Apart from the recommendations made by the stakeholders, TERI has put forward a list of recommendations to address the issues identified. Some of them are locational planning of EVCI, development of smart metering infrastructure in order to implement ToD/ ToU tariff, undertaking technical impact studies, distribution utilities acting as the nodal agency to implement and manage EVCI, encouraging renewable energy based EV charging option, allowing battery swapping as one of the EV charging option, exploring grid flexibility services such as smart charging and V2G, mass-scale campaign and capacity building programme on EVs among other recommendations.


Cost of Supply of Electricity - A Systemic Review and Way Forward for Indian DISCOMs

TERI has identified the significance of adopting embedded cost of supply (eCoS) methodology and has suggested the way forward to enable it

Report Authors: Raghav Pachouri, Balaji Raparthi, Ashish Sharma

Electricity Supply
TERI has identified the significance of adopting embedded cost of supply (eCoS) methodology and has suggested the way forward to enable it.

The report 'Cost of Supply of Electricity - A Systemic Review and Way Forward for Indian DISCOMs' is based on a study by TERI. Cost of Supply (CoS) is the cost incurred by the utility to supply one unit of electricity at its consumer's metering point and is a crucial part of the tariff setting process. Cost of supply is calculated by utilities to apportion all costs required to serve consumers of different categories in a fair and an equitable manner giving proper price signals and identifying subsidy/cross-subsidy among consumer categories for developing an appropriate policy and a regulatory way forward.

A study was undertaken with an aim to present the approaches adopted by distribution utilities in India to determine their CoS, identify challenges faced by them in estimating category-wise/voltage-wise CoS and to present a way forward to address these challenges.

TERI, through its extensive research and expertise, has identified the significance of adopting embedded cost of supply methodology and has suggested the way forward to enable ECoS adoption and identified the prerequisites, which are:

  • Complete feeder-level and distribution transformer (DT) level metering
  • Implementation of enterprise resource planning (ERP) tools
  • Periodic load research of utility

TERI has also developed a comprehensive ECoS model for easy adoption by the utilities along with implementation of ERP tools that acts as a prerequisite for the adoption of ECoS approach.


Open Access: Stakeholders' Perspective

The report captures the perspective of various stakeholders from various regions of India to understand the challenges and opportunities associated with implementation of open access in the power sector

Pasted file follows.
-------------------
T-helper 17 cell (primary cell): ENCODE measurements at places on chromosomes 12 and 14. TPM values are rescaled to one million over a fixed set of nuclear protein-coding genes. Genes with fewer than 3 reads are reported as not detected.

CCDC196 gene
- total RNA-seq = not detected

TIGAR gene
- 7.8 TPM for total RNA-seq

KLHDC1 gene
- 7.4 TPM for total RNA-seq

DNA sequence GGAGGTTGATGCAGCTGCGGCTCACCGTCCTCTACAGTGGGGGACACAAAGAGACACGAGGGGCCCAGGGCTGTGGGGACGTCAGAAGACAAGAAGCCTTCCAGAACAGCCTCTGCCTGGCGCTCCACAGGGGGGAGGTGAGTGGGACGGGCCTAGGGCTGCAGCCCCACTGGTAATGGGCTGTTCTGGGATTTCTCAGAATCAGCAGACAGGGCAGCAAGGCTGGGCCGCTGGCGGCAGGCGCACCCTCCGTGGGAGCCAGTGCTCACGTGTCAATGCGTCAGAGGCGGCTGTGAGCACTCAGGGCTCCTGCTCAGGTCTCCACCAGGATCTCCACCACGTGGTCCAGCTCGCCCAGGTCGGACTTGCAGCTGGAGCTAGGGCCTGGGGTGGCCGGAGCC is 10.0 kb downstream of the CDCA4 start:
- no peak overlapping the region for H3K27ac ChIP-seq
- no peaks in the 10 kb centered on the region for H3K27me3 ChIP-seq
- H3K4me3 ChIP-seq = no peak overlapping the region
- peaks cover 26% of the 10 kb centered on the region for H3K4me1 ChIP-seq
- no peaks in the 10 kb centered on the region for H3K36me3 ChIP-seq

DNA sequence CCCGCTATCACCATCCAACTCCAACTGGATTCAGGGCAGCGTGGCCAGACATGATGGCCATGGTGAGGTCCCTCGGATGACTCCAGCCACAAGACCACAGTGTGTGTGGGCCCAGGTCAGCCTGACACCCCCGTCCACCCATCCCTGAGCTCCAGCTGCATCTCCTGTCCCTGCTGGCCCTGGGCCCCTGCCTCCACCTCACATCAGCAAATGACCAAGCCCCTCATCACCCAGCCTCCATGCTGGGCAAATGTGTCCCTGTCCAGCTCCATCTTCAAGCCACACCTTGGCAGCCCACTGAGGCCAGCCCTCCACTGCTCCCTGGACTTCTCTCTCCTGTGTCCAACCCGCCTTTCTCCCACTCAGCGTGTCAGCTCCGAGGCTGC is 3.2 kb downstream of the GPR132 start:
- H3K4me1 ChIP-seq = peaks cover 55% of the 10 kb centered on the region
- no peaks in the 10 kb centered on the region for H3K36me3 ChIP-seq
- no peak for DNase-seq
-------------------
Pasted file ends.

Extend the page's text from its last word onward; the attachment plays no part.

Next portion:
Report Authors: Rishabh Sethi, Balaji Raparthi, Ashish Kumar Sharma

Stakeholder's perspective
The report captures the perspective of various stakeholders from various regions of India to understand the challenges and opportunities associated with implementation of open access in the power sector.

The report 'Open Access: Stakeholders' Perspective' is based on a study by TERI. Introduction of open access (OA) in power sector by the Electricity Act, 2003 was aimed to bring about competition and enable consumer choice. Despite the regulations for OA in inter-state and intra-state transmission and distribution being in place for sufficiently long time, the growth of OA over the past few years has been limited and various issues have mushroomed.

In this regard, TERI interacted with stakeholders (such as distribution utilities, consumers and their association, system operators, and power exchanges) in various regions of India to capture their perspective and understand the challenges and opportunities associated with the implementation of OA. Stakeholder perspective on the five issues, identified by Ministry of Power, was also gathered to rank these issues depending based on their severity with the help of a survey.

By gathering this perspective and analysing current practices along with severity of issues, TERI has put forward recommendations to address the issues identified; these include:

  • Regulatory interventions on the issue related to captive/group captive consumers
  • Impact assessment and development of tools to distribute financial and operational risks among the different stakeholders
  • Roadmap for reduction of cross-subsidy and implementation of direct benefit transfer
  • Time-of-day-based OA charges
  • Awareness and capacity building of all stakeholders

Regulatory interventions will play a key role in addressing majority of the issues pertaining to OA; addressing the issues in the order of priority could help ease the implementation of OA and, thereby, encourage competition among the stakeholders in the power sector, as envisioned in the Electricity Act, 2003.